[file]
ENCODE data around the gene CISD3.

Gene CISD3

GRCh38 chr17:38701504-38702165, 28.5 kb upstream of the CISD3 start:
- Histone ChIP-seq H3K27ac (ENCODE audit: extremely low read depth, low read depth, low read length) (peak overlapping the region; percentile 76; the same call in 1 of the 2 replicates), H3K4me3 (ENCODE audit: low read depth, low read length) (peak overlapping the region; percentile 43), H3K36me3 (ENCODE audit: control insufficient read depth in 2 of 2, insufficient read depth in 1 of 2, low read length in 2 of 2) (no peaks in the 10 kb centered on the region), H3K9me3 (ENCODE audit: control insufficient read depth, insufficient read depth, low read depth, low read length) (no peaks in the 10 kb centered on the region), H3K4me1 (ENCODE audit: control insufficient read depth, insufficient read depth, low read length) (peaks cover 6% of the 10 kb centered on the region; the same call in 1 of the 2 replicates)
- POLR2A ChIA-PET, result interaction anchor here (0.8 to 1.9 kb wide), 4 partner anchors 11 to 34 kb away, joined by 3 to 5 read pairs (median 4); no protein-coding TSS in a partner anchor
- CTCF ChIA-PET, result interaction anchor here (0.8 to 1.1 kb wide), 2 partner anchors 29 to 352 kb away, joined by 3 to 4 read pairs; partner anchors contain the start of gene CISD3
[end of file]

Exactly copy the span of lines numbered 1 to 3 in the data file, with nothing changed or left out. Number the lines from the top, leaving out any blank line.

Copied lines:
ENCODE data around the gene CISD3.

Gene CISD3

GRCh38 chr17:38701504-38702165, 28.5 kb upstream of the CISD3 start: